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Exploring New Therapeutic Areas in the Treatment of Depression and Bipolar Disorder

Exploring New Therapeutic Areas in the Treatment of Depression and Bipolar Disorder

Dr Gerard Sanacora discusses novel antidepressant agents with potential clinical relevance for the treatment of major depressive disorder and bipolar disorder. Dr Sanacora is Professor of Psychiatry and Director of Yale Depression Research Program at Yale School of Medicine. He is a scheduled speaker at this year's US Psychiatric and Mental Health Congress in Las Vegas in a presentation titled "New Developments in the Treatment of Major Depressive Disorder."

Transcript:
We have recently become aware of the limitations of existing antidepressant medication. Studies such as the Star*D and the StepBD have hightlighted [this fact], first in the onset of action requiring a lag time of several weeks.1,2 There is a limited efficacy, and although large percentage of treated patients feel better, about one third of patients that achieve little benefit from current medications. Lastly, we realize that there are limitations in complete remission and of those that do achieve remission, a large percentage will have a relapse in following years.

Based on the acknowledgement of some of these limitations, there has been a large push to develop novel antidepressant treatments. The hope is that the next generation of antidepressant medications will come from a greater understanding of the pathophysiology of these disorders.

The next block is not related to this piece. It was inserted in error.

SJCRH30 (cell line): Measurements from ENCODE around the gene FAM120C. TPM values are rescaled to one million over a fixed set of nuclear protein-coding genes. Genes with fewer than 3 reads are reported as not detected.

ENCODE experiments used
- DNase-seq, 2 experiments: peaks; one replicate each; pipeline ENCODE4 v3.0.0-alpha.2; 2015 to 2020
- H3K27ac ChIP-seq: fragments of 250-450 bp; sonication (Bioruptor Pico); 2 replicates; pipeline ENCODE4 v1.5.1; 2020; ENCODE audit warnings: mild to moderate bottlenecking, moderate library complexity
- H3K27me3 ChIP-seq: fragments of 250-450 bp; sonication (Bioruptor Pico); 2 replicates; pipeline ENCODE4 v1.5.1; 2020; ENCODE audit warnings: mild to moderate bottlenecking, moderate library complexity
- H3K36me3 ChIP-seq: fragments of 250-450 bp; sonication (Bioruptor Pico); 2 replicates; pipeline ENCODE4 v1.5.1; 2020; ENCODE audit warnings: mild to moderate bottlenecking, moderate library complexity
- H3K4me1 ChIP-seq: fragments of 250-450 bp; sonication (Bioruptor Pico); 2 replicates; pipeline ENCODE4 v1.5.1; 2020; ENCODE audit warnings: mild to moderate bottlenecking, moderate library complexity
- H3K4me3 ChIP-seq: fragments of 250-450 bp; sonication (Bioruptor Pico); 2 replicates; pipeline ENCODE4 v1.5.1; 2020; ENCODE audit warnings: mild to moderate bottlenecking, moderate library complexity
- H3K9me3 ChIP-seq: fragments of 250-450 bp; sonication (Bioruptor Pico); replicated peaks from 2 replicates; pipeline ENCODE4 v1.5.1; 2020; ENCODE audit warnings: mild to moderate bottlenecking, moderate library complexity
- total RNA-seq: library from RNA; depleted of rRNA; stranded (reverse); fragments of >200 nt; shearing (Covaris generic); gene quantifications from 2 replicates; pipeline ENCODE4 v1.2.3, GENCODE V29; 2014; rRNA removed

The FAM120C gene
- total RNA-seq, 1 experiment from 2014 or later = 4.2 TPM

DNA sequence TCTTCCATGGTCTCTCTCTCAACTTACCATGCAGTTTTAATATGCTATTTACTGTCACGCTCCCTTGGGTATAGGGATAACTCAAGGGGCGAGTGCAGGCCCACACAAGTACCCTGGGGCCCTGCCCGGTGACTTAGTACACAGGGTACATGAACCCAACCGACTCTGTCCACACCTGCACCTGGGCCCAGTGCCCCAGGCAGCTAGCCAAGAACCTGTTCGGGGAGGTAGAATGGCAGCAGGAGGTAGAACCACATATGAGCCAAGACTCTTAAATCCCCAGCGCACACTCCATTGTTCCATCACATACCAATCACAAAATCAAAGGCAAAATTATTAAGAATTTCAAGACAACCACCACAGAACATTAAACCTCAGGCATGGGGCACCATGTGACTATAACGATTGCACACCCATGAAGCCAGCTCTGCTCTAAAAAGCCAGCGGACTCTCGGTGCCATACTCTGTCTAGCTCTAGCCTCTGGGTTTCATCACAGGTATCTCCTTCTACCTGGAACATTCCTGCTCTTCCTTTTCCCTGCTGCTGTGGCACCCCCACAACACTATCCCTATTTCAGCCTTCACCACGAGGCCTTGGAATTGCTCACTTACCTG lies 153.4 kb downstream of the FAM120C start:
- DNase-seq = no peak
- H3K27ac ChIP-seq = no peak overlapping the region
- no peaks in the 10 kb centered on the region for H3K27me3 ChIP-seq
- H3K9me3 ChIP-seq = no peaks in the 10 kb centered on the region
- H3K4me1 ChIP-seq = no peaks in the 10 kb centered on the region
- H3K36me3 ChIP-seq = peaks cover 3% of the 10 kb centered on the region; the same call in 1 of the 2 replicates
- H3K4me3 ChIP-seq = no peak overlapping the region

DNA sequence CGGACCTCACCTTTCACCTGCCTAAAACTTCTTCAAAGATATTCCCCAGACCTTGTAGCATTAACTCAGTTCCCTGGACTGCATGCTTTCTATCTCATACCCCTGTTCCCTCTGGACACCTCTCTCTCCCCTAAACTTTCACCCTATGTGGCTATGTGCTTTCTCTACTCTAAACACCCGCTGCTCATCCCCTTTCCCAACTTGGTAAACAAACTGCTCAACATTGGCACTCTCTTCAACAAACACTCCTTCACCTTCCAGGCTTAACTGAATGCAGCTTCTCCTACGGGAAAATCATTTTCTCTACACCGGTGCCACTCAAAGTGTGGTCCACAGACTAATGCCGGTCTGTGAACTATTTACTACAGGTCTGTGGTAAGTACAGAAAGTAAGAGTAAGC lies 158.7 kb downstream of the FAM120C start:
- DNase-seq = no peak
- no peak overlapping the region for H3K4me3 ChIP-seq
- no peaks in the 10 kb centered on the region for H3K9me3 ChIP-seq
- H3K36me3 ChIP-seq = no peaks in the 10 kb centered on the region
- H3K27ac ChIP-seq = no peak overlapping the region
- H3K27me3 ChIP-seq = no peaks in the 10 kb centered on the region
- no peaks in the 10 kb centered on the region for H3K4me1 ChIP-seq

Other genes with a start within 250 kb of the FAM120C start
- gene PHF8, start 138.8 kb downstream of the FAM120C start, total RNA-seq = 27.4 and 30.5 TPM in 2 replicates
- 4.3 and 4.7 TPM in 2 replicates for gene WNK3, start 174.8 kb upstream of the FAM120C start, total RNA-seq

One of the things my laboratory has been has been interested in looking at is the effect of chronic stress on the brain and how that could generate pathophysiologic changes similar to what is seen in the brains of depressed patients. Evidence has been accumulating over the years that chronic, unpredictable stress has an impact on several aspects of the glutamatergic neurotransmitter system. Identifying these changes induced by stress now allows us to identify targets that can be used to develop novel antidepressant treatment strategies.

Based on these models, we have identified several sites that are potential targets for pharmaceutical development. The one that has probably gained the greatest amount of attention at this point is targeting the NMDA receptor, specifically using NMDA receptor antagonist drugs to induce antidepressant effects.

Ketamine is the model that has been used most frequently. The original studies with ketamine were published in 2000. Studies by Berman et al3 at Yale showed that ketamine had a very rapid antidepressant effect, having effects within hours but lasting for days if not weeks in some patients. These findings were replicated later by the NIMH group by Dr Zarate4 and others were able to show that these effects were in fact replicable with over 70% of the patients having a response within one day and further went on to show that the same magnitude of effect could be seen in patients with bipolar disorder.

Since then, there have been several studies replicating these findings of a rapid robust antidepressant effect of ketamine that lasts for several days with some evidence lasting for in some individual patients.

There are also some studies coming out suggesting that ketamine may be beneficial in specific cases, such as acute suicidal ideation, having a rapid effect on these symptoms. This might have potential clinical relevance or clinical usefulness.

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